“A trial of strength”! A “War of attrition”! “Rising tensions”!
These are the kind of terms the media has been using in the last few weeks to describe the apparent confrontation between the governments and the unions over the “El Khomri” labour law. The conflict has been presented in a spectacular way by the media. It even reached the point where, for a few hours, the government banned a union demo prior to allowing it after all – something that hasn’t been seen for 50 years.
There has been real discontent against this attack on the working conditions of the entire working class. It has given rise to a relatively significant level of mobilisation and militancy during certain days of action. However, contrary to what the media would have us believe, this militancy has not drawn in the majority of wage earners. Despite the images of blockades, of tyres burning on the roads, the strikes have very often been restricted to a minority and there has been little in the way of a growth of confidence, unity and consciousness in the ranks of the working class. On the contrary: “these union parades, which consist of people tramping the streets and being bombarded with slogans like ‘The workers are in the street, El Khomri you are screwed’, or ‘Strike, strike, general strike!’,without being able to discuss or build anything together , serve only to demoralise people and spread feelings of powerlessness”.
Many wage earners, high school and university students, and precarious or unemployed workers have asked questions about this, feeling that the omnipresence of the unions and their sterile days of action are not leading anywhere. But they have not been able to break out of the union manacles or develop an open, collective critique of union methods. And the Nuit Debout movement, which claims to offer a “space” for deeper reflection, “is leading them into a dead end and strengthening the most conformist outlooks. Worse than that, Nuit Debout is a vehicle for the most nauseating ideas, like the personalisation of the evils of society, blaming them on a few representatives like bankers and oligarchs”. 
Among the youngest participants, there is the illusion that all this is an expression of the class war and that we are heading towards a new May 68, a mobilisation of the proletariat on a scale we haven’t seen for many years. But the government has shown no signs of retreating in the face of pressure from the streets, as it did in 2006 at the time of the fight against the CPE. Even if the Socialist government has not been a picture of unity and coherence, the government and the unions, led by the CGT, have managed to work together to set up this confrontation, with the aim of manipulating the working class and reinforcing its disorientation.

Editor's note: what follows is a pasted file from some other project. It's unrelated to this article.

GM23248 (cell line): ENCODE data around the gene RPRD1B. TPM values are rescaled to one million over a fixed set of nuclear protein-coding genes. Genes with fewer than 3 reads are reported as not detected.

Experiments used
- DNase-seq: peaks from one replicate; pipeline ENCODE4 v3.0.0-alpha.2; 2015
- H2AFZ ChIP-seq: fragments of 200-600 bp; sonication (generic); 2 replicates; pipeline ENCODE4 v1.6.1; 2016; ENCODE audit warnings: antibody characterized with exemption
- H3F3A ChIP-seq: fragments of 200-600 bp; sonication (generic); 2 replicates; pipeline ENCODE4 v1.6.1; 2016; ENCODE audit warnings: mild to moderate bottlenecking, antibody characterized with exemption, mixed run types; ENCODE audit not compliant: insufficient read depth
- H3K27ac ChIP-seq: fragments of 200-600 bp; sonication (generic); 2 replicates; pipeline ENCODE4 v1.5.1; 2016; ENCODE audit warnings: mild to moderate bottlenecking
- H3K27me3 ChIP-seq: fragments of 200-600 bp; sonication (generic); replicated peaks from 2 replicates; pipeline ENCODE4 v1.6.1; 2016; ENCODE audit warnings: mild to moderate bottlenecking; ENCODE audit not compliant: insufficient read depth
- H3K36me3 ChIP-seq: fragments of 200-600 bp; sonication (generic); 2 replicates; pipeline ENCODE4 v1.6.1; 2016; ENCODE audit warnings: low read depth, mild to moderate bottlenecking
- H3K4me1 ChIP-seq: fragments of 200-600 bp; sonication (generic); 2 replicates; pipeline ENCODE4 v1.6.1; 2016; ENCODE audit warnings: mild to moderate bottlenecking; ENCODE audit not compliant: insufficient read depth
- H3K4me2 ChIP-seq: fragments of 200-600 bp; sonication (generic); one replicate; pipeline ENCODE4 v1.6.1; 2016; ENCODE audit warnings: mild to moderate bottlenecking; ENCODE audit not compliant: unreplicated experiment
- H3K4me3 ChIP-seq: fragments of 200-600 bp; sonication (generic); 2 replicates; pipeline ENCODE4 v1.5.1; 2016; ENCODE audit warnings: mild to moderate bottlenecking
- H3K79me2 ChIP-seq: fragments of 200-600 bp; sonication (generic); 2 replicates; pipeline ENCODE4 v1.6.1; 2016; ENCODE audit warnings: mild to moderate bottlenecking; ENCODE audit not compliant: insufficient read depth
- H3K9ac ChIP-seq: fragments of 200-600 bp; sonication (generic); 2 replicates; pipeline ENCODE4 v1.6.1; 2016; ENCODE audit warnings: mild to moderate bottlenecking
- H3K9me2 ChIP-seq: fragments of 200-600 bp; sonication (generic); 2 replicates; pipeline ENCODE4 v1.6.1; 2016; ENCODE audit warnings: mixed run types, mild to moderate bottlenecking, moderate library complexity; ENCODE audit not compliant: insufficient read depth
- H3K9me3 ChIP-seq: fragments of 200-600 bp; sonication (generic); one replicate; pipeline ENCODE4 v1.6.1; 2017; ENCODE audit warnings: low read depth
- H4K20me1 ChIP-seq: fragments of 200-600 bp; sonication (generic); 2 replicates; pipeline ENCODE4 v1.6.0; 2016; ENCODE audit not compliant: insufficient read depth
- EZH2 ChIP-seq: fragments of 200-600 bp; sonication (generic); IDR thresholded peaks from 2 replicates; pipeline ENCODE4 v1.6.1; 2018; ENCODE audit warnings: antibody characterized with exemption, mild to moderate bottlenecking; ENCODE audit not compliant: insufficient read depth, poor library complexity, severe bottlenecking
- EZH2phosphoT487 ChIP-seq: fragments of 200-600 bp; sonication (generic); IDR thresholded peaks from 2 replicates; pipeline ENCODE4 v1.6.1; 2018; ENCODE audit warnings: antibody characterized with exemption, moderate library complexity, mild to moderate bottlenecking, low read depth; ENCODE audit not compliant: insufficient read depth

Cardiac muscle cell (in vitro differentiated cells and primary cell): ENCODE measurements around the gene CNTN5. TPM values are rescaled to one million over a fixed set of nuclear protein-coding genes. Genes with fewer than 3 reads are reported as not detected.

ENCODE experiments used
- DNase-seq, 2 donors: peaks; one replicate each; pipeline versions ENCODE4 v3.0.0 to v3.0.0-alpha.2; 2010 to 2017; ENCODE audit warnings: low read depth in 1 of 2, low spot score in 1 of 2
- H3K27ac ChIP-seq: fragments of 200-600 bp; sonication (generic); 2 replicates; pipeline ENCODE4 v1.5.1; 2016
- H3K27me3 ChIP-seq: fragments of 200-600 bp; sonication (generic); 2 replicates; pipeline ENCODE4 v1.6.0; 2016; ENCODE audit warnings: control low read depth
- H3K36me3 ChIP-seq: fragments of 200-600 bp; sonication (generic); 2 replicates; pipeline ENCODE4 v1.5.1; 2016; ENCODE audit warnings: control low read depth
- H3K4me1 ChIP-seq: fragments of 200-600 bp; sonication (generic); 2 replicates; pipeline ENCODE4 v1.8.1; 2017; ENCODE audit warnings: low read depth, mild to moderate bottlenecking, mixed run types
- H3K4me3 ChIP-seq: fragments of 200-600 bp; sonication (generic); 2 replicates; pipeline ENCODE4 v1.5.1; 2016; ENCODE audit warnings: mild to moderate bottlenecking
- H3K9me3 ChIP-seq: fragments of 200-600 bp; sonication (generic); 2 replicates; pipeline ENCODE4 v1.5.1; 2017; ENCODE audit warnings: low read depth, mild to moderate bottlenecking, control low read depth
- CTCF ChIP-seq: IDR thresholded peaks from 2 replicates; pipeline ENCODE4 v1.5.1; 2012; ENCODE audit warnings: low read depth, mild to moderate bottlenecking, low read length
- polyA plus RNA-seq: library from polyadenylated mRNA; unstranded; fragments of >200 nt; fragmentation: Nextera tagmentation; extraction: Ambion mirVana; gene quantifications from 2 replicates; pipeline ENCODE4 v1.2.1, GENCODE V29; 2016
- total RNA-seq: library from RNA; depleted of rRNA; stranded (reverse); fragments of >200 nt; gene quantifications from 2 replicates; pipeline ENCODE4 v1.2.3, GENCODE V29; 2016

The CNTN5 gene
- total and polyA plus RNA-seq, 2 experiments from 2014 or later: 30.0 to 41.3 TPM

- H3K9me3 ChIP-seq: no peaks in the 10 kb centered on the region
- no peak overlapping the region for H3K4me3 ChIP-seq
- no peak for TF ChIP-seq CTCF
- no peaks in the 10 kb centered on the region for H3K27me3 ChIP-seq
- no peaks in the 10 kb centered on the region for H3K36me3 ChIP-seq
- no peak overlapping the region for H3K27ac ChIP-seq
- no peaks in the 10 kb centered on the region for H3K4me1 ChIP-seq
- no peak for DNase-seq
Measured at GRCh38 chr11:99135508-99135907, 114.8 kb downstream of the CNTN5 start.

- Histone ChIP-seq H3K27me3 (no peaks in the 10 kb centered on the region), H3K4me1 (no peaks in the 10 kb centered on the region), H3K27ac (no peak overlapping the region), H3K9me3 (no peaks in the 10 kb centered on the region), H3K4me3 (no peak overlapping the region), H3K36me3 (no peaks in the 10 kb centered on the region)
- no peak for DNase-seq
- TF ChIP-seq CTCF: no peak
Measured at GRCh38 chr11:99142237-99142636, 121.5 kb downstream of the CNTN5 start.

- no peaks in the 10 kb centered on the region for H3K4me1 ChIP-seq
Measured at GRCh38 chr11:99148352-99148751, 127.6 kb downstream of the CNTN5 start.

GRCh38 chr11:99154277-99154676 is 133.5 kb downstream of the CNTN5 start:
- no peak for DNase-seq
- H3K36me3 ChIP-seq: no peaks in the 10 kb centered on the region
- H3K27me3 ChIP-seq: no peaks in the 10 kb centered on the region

The focus of this strategy has been the growing “radicalisation” of the CGT. Over several months the social movement has not disappeared, and in response the two main actors, government and unions, have fuelled the appearance of a major confrontation. The CGT through the blockading of oil refineries and motorways, through rolling strikes in public transport and the energy sector. The government, especially Manuel Valls, has come out with more and more provocative declarations, culminating in this momentary, but still gob-smacking decision to ban a union demonstration. All this on the basis of the heavy media publicity given to the violence of the rioting “casseurs”. If we were to believe the bourgeoisie and its press, you’d think the country was on a war footing, with everything being dramatised to an almost surreal level, until you stop watching the TV or the computer screen and go and out and look at what’s really been happening.
The conflict, we are told, reached a culminating point with the operations aimed at “blockading the economy”, in particular the ports and oil refineries. Blocking the oil refineries, as in 2010 with the struggle against the pension reforms, is presented as the ultimate weapon against the bourgeoisie, a way of hitting it where it really hurts. But not only was the real level of paralysis on the oil sector even more pathetic than in 2010, it has functioned as a powerful factor of division within the working class.